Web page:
It’s important to remember that a child that isn’t necessarily “in the mix” is just as socially healthy as a social butterfly child. There are stages of social development. During onlooker play, kids are building their cognitive skills by learning from the actions of others. They can also work on their social and emotional skills. An observing child has the opportunity to boost their attention and memory. It’s the time they get to think and understand how certain actions, words, and gestures affect other children, which will be incredibly helpful when they get to school.
During this onlooker stage, your kids learn from other children about what it means to interact and play with other kids. They then use what they watched and learned to imitate during the next stages of play. This time of observation also helps them build their listening skills and rule comprehension.
What are some examples of onlooker play activities?
Onlooker play doesn’t necessarily involve (or require) any type of set-up — it tends to happen organically when younger children, like toddlers, are in the same place as either their peers or older kids. If they like and understand what they see and want to join the others, they will. Otherwise, they’re just soaking in a live play demonstration and learning along the way. Though a list of onlooker play activities is pretty short and essentially involves one thing (watching others), here are a few examples of activities that a child in the onlooker stage of play development might appreciate:
- Bringing your child to the park or playground to watch how other kids use the equipment and play games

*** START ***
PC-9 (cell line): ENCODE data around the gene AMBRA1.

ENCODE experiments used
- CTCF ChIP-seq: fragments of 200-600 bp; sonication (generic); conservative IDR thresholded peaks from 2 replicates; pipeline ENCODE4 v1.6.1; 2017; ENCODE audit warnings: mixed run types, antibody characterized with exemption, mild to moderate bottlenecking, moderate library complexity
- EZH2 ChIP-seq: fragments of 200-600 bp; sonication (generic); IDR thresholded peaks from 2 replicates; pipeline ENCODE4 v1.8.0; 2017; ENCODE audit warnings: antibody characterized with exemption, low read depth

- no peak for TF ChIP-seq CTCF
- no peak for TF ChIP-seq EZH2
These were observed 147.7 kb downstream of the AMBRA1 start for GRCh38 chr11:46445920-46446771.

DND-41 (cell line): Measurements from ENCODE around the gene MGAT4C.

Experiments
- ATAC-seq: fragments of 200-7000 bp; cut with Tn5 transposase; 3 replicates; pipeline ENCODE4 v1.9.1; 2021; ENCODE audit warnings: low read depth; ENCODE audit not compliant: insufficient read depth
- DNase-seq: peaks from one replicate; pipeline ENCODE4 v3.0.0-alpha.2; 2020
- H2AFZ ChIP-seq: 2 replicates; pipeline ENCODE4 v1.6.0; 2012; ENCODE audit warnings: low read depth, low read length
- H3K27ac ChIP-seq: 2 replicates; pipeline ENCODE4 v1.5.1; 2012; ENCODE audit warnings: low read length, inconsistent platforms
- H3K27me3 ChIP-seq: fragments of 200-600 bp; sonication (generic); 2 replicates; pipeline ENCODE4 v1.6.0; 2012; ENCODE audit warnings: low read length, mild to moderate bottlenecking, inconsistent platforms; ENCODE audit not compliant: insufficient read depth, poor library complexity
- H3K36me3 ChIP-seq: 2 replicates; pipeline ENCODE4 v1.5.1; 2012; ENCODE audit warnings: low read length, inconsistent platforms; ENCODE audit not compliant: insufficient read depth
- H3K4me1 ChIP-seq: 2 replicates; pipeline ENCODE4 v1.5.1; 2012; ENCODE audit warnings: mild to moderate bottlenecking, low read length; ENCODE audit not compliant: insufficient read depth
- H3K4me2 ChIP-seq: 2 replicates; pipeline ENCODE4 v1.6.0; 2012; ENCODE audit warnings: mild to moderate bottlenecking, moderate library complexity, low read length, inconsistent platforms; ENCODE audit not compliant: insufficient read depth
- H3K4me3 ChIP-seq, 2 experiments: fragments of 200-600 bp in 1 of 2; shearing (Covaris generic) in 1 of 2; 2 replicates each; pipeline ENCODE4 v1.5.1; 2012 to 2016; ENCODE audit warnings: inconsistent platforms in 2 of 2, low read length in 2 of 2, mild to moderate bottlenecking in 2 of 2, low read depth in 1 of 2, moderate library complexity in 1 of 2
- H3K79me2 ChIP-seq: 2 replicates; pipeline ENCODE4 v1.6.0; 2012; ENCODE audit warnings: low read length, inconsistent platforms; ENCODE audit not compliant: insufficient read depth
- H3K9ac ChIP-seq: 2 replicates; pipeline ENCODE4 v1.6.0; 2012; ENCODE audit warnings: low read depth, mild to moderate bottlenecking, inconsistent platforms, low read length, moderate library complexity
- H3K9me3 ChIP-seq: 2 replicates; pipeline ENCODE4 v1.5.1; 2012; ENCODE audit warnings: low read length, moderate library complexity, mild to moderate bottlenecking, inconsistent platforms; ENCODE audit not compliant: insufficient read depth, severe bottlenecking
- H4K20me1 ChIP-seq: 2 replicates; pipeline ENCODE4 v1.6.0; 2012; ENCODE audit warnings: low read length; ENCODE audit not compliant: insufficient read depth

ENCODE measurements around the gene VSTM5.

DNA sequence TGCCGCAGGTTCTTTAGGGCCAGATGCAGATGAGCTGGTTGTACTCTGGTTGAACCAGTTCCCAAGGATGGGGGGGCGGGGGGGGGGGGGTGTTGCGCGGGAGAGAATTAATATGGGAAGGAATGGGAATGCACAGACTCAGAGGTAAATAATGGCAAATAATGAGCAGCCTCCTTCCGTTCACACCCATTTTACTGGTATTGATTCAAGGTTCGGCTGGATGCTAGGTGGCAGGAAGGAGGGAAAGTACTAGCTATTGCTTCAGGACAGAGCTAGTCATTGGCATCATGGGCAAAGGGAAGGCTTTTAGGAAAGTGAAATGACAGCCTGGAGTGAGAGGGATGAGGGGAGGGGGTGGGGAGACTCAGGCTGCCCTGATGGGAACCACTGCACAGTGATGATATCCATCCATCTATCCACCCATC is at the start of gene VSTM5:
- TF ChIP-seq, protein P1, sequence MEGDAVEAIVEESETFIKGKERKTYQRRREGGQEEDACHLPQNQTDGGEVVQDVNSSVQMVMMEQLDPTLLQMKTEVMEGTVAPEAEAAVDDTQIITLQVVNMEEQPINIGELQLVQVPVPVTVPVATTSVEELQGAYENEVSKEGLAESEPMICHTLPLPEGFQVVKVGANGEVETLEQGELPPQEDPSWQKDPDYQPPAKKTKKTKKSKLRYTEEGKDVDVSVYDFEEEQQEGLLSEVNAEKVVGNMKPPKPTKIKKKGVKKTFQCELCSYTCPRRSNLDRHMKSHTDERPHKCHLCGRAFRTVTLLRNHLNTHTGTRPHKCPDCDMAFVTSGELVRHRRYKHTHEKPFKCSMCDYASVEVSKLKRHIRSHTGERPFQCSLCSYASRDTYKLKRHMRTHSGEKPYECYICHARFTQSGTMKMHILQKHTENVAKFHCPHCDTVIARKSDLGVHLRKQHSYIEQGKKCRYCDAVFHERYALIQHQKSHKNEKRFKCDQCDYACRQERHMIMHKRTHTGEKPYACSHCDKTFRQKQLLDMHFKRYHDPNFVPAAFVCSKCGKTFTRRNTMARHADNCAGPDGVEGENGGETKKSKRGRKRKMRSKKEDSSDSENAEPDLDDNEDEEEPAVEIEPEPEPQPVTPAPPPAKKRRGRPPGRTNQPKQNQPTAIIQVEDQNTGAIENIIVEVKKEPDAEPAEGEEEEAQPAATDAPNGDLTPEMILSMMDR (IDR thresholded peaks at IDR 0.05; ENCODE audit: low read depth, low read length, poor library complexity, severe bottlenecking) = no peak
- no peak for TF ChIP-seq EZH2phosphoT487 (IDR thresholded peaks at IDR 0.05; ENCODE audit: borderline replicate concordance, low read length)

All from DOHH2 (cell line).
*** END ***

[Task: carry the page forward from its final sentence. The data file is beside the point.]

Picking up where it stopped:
- Taking them to some type of sporting event (and obviously there’s no need to drop dough on tickets to see professionals — to your toddler, a local tee-ball game looks like the major leagues)
- Giving your child the chance to watch other kids play dress-up and/or pretend games
- Springing for tickets to a local children’s production, like a play, and letting them watch kids their age act
- Taking your child to a children’s museum and having them observe how other children interact with exhibits
- Attending a concert by a children’s choir
Again: If and when your child engages in onlooker play (especially as a toddler), that doesn’t mean they’re anti-social or introverted. It’s a completely normal and healthy part of their social development.
How does a parent encourage onlooker play?
If your child is at this phase, they’ve reached a milestone in their development, which deserves to be celebrated. As a parent, it is your job to be there for them as they go through these changes.
- It might sound odd, but watch your child as they watch others. A reassuring glance or look from you will help your child feel more confident to speak up or participate in play. You don’t want to be caught looking at your phone when they’re looking to you.
- Just because your child watches kids play does not mean they can’t have playdates. If your baby’s calendar allows, pack it with some playtime with other kids. This gives your little nugget an opportunity to learn from other children even if they’re not interacting directly.